The unhygienic practices of a dentist in Tulsa, Okla., forced him to close his offices while health officials investigate and test about 7,000 people who had visited him since 2007.
Officials with the Oklahoma Department of Health began sending letters Friday to those patients, urging them to get tested for HIV, hepatitis B and hepatitis C. The dentist, Dr. W. Scott Harrington, has offices in Tulsa and Owasso, a northern Tulsa suburb. Investigators say they found numerous health and safety violations at the Tulsa office, including nonsterilized and rusty instruments.
So far, only one patient has been confirmed as having been infected - with hepatitis C - after being treated by Harrington. While officials stressed how important it was for patients to be tested, they cautioned that it was premature to characterize the situation as a widespread public health crisis. They said the transmission of HIV, hepatitis B and hepatitis C in a setting like a dentist's office was unusual.
"This is certainly going to be very alarming for those patients of this dental practice, but we're trying to assure folks that this is not an outbreak investigation," said Leslea Bennett-Webb, the spokeswoman for the Health Department. "We know based on scientific investigations in the past that acquiring these kinds of infectious diseases in a dental practice is very rare."
Health officials have records for Harrington's patients only since 2007, so they do not know how many others had visited him before then and might have been exposed to the viruses. They also do not know how long the improper practices were in place, so were recommending that anyone who had ever been treated by Harrington be tested.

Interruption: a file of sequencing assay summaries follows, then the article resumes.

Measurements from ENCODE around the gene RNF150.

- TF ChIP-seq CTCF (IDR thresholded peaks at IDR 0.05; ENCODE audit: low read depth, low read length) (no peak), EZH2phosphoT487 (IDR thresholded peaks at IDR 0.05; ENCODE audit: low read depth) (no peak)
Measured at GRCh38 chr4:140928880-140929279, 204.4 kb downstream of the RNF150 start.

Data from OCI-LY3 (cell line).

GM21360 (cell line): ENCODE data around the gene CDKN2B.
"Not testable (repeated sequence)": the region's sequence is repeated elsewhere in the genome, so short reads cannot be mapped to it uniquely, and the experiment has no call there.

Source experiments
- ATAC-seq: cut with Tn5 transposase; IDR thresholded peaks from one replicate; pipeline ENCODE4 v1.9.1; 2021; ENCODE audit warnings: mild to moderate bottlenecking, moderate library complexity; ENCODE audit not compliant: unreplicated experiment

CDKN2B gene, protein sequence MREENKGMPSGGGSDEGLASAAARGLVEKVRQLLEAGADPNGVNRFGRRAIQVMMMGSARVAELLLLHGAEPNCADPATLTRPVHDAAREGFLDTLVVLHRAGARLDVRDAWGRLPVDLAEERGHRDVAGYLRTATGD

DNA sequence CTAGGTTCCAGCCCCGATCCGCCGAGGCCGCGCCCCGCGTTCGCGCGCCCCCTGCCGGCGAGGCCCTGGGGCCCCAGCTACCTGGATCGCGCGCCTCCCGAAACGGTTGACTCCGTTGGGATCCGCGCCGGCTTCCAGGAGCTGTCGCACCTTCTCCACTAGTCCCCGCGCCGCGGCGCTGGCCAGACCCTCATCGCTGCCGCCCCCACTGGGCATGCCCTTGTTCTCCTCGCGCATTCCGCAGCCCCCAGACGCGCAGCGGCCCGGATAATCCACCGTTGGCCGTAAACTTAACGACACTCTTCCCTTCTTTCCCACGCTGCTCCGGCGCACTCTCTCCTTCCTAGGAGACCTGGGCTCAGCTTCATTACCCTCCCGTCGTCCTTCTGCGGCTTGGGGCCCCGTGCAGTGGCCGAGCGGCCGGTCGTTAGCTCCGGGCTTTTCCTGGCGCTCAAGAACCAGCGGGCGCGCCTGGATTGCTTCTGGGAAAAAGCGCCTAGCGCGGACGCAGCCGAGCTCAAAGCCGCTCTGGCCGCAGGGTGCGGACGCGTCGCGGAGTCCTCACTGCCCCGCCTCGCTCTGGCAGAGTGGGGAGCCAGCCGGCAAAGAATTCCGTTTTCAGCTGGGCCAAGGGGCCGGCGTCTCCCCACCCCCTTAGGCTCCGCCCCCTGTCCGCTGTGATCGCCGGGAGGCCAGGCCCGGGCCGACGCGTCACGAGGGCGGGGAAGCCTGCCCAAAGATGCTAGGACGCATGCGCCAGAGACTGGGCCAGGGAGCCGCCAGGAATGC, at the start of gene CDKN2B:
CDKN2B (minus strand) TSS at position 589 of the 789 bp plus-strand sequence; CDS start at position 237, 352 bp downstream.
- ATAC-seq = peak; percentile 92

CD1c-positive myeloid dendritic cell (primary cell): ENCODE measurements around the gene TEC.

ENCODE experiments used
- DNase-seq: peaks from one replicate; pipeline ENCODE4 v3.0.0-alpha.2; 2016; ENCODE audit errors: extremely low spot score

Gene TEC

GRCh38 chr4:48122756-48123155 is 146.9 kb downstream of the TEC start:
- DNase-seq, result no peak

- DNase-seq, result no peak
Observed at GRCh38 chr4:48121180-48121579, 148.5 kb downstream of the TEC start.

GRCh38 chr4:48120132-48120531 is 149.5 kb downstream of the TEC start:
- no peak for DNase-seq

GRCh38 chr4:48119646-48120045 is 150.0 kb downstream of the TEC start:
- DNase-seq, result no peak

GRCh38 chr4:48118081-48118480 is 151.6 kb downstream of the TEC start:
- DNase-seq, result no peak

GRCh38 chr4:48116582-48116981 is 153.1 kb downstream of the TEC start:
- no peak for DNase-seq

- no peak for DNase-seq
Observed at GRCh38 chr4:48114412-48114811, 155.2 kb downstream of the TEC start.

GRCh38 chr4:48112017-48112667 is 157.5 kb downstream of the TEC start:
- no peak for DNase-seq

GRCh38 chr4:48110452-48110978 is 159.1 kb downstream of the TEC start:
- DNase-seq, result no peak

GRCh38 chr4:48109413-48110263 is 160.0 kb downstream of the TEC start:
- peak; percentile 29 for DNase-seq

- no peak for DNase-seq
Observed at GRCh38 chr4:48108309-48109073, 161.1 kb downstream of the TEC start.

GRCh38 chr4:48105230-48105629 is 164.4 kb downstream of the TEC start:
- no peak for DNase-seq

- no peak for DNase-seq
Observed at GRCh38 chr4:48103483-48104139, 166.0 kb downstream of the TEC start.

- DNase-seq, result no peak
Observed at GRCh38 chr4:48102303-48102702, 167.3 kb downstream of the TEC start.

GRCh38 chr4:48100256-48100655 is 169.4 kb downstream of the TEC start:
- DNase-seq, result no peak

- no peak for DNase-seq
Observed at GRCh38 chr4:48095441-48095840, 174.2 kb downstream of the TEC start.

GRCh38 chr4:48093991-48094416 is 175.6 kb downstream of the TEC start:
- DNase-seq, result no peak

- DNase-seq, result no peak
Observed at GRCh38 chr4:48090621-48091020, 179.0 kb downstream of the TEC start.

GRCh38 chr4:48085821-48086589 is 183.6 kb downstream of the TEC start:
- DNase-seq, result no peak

Harrington, 64, has been a state-licensed dentist since 1974 and an oral surgeon since 1977. He told investigators he had treated a large number of patients known to be infectious disease carriers.
He has voluntarily closed his two offices and surrendered his dental license for 30 days. He could have his license revoked after a hearing on April 19.
Harrington and his lawyer did not respond to requests for comment.
In a 17-count complaint filed Thursday by the dentistry board, Harrington was accused of being "a menace to the public health" by using unsafe and unsanitary practices. The complaint accused him of using drug vials for more than one patient and keeping expired vials; failing to keep suitable records of dangerous drugs; leaving his drug cabinet unlocked and unsupervised; and allowing dental assistants to sedate patients though they were not licensed to do so.
Inspectors this month also found two separate sets of instruments at the Tulsa office, each cleaned by a different method - one for those patients known to have infectious diseases and one for those not believed to have such diseases, the complaint stated. The proper approach, officials said, is for all instruments to be handled as if they contained viruses.